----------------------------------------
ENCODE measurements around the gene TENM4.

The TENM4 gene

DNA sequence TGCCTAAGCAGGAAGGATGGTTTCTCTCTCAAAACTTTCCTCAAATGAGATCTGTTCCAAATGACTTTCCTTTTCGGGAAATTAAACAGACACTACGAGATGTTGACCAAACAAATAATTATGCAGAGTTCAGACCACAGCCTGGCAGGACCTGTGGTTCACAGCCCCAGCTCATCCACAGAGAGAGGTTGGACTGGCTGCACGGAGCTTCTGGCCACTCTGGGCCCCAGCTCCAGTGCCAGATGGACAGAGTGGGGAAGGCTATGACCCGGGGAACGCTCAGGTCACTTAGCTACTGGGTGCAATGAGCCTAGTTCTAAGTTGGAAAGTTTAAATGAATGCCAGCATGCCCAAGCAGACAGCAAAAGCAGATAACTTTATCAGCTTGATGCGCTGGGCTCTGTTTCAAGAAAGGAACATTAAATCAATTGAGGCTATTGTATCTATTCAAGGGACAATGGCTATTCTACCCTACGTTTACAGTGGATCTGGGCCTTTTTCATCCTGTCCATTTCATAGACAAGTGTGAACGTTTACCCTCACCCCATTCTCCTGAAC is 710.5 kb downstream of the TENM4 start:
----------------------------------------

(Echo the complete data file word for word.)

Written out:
ENCODE measurements around the gene TENM4.

The TENM4 gene

DNA sequence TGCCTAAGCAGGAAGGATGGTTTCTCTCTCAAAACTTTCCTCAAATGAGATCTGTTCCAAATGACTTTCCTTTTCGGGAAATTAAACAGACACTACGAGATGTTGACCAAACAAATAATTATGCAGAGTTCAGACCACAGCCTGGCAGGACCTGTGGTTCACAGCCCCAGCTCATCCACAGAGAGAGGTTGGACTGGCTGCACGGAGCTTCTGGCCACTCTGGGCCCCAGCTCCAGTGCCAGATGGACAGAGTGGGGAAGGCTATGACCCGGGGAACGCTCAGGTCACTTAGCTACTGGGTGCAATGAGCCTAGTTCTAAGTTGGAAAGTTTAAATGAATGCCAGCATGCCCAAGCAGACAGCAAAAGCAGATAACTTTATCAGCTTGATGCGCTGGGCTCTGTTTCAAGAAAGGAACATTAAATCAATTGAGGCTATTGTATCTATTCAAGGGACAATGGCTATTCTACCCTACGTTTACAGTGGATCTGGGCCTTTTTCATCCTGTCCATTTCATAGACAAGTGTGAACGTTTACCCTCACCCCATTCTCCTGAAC is 710.5 kb downstream of the TENM4 start: